Because I can already feel hackles rising on both sides of the To Mask or Not to Mask debate, let me start by laying out three things: First, my spouse and I are both in our late sixties. Second, one of us is in delicate health, which is why we flew to Florida. And third, we are well aware of our privilege in being able to make the choice to spend the worst of winter in a place of sunshine and ocean breezes. Whether or not we should have travelled at all is a discussion for another day. This is about masks.
When we left for Fort Myers, masks were mandatory on all flights and in airports both here and in the States. It was only when we stopped at a grocery store on the way to our final destination that we knew we had entered a completely different world. The sign outside the store read ‘Masks recommended.’ Inside, fully half of the shoppers were unmasked. The sight of naked faces behind carts, in line at the deli counter and scanning apples in the produce department was startling.
Like the other half of the people in the store, I wore a mask, and contrary to what we’ve been led to believe, no one questioned me about my choice. In fact, in the two months we were in the U.S, we never once witnessed anyone arguing with anyone else about their choices. On twitter people holler at each other about it all the time. But in real life, everyone was just getting on with their day. Standing in the checkout line, I realized that this is what Normal looks like now. Masks and naked faces side-by-side, respecting each other’s choices. And I had a lot of choices to make.
Go to the gym, where masks were not even recommended, or kid myself that I would work out at home. Enter restaurants, fully prepared for naked faces and no vaccine mandates, or cook every meal myself. Take in a movie, a festival, anything where people would gather unmasked, or sit on the deck and watch the world go by. It took less than 24 hours to decide to trust the vaccines and boosters and get out there and live my life, taking whatever precautions felt right.
The first time I went to the gym, I wore a mask and held my breath as I walked through the cardio room; a knee-jerk reaction to all those naked faces huffing and puffing on cheek-by-jowl treadmills and rowing machines. On the second visit, I forgot to worry about that. On the third, I also forgot my mask in the car. For the first time, I didn’t go back. I left it there and breathed normally as I made my way through the cardio room to a group class. No masks required there either. Just lots of deep inhales and hearty exhales. I found a spot. Breathed in, breathed out then let myself relax and fall into normal.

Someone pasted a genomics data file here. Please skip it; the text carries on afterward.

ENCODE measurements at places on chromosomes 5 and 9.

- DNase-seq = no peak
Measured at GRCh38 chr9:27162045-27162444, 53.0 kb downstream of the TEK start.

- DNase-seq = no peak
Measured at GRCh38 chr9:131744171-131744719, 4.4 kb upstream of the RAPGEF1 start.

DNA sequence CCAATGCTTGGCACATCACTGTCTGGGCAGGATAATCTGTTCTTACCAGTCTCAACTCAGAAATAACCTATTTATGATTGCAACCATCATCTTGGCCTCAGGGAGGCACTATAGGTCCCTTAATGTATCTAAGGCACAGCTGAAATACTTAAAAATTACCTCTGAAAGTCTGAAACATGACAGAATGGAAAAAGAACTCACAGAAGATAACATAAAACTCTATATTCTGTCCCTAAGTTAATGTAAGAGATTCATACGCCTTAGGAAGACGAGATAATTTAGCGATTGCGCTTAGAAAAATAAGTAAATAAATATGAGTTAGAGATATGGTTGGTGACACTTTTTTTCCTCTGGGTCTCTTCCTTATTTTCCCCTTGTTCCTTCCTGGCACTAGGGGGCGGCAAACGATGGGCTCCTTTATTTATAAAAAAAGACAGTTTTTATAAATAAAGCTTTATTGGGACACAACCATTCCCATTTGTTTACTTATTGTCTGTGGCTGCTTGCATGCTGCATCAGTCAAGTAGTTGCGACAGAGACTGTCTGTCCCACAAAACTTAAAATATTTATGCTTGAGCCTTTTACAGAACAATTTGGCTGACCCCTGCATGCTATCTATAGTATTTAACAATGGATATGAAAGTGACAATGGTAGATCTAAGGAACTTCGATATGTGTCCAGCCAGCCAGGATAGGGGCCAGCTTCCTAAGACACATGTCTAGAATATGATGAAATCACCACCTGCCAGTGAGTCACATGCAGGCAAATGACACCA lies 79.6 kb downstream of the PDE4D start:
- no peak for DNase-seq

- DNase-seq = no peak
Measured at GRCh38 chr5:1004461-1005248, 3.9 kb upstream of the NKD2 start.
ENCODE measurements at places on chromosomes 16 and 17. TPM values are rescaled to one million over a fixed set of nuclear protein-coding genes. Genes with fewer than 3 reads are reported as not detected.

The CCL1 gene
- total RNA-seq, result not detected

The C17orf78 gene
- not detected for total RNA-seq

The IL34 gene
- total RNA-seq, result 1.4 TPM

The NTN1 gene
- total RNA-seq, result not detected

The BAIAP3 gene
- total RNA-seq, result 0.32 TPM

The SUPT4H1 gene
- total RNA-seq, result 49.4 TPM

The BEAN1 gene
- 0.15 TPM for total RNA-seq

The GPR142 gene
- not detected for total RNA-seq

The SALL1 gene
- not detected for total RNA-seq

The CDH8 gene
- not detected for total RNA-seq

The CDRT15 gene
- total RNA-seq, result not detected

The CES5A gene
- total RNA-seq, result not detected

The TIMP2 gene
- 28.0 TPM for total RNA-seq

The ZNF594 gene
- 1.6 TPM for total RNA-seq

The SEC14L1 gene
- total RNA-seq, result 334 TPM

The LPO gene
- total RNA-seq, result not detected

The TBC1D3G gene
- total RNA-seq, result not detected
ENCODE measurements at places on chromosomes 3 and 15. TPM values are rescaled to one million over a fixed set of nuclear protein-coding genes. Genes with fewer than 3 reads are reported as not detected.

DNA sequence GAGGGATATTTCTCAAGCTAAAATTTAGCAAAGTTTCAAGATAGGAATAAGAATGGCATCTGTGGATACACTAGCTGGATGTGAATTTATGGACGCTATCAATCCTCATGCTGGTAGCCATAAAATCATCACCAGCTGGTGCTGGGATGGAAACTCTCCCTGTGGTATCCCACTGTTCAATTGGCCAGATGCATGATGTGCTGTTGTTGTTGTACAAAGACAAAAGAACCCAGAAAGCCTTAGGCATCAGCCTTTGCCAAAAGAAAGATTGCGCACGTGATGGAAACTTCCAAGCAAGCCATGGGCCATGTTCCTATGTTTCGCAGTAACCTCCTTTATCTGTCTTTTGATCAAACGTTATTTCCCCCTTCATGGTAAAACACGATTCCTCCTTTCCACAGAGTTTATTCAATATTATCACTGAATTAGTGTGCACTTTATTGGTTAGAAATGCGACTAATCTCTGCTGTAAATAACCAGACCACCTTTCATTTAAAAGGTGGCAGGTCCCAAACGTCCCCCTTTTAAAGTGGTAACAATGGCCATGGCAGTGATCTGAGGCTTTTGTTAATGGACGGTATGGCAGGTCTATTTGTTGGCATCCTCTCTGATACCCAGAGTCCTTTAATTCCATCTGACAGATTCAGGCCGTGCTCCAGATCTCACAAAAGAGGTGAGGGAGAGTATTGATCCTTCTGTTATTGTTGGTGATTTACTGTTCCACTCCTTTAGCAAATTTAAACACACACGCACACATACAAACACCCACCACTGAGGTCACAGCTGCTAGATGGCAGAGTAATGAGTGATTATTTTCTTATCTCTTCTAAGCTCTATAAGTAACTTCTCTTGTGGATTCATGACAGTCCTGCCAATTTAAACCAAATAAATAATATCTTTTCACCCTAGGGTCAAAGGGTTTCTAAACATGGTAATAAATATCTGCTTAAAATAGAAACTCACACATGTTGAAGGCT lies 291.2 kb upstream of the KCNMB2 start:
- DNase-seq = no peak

Patio dining was our go-to in the daytime because who wants to eat indoors when the sun is shining, and temperatures are balmy. But In January and February, hungry little bugs called no-see-ums make outdoor dining a misery after sunset which meant saying yes to indoor dining or staying home.
Without mask or spacing rules, restaurants were crowded and lineups often long. It came to me as we sat in the car, deciding whether to make our way to the hostess desk or head home, that having people all around is normal. Distancing is not. So, we left the masks in the car, breathed in and out and walked to that desk to request a table for two. As we followed her between the tables, we smiled at each other and relaxed into normal.
We also made a side trip to Georgia, stopping at a Bed and Breakfast in Gainsville on the way. In the morning, we took another step forward, enjoying breakfast and animated conversation with unmasked strangers in the dining room. I hadn’t realized how much I missed chance encounters with random people until it came to the goodbyes. There were hugs all around, which was shocking and wonderful, but no one made promises to write or follow anyone on social media. We were content to have met and hear stories we hadn’t heard before. Now it was on to the next adventure. Just as it used to be.
In Savannah, we went on a food tour with six strangers, sharing tables and stories in six different restaurants. Discovering over a bowl of delightful shrimp and grits that the couple across from us were anti-vaxxers. By then, we were unfazed. This is what normal looks like after a pandemic. Living your life, knowing there are risks in everything you do. Driving a car, taking a flight, crossing a road. Taking precautions that are right for you, and feeling neither defensive nor antagonistic toward the decisions of others.
We took a rapid test once a week, not because we were afraid of getting Covid or thought it protected us in any way but because we needed to test negative in order to get home again. Testing positive on a rapid home test would mean getting a confirmation test from a lab asap so the clock could start ticking on our quarantine. As long as ten days had passed before our flight was due to take off, we would be fine. Fortunately, we tested negative 24 hours before our flight and came home as scheduled.
In the Land of Naked Faces, I learned to let go of fear, to relax, to breathe and embrace normal. So much has been lost in this pandemic, things we aren’t even aware of until they come rushing back and you smile and nod and think, ‘I remember this.’
Ontario is lifting vaccine and mask mandates. Having lived mask-free for two months, I’m ready to throw them away for good. Your choice may be different, but as long as we accept each other’s decisions without defense or rancor, life can be pretty good again. Here’s to normal!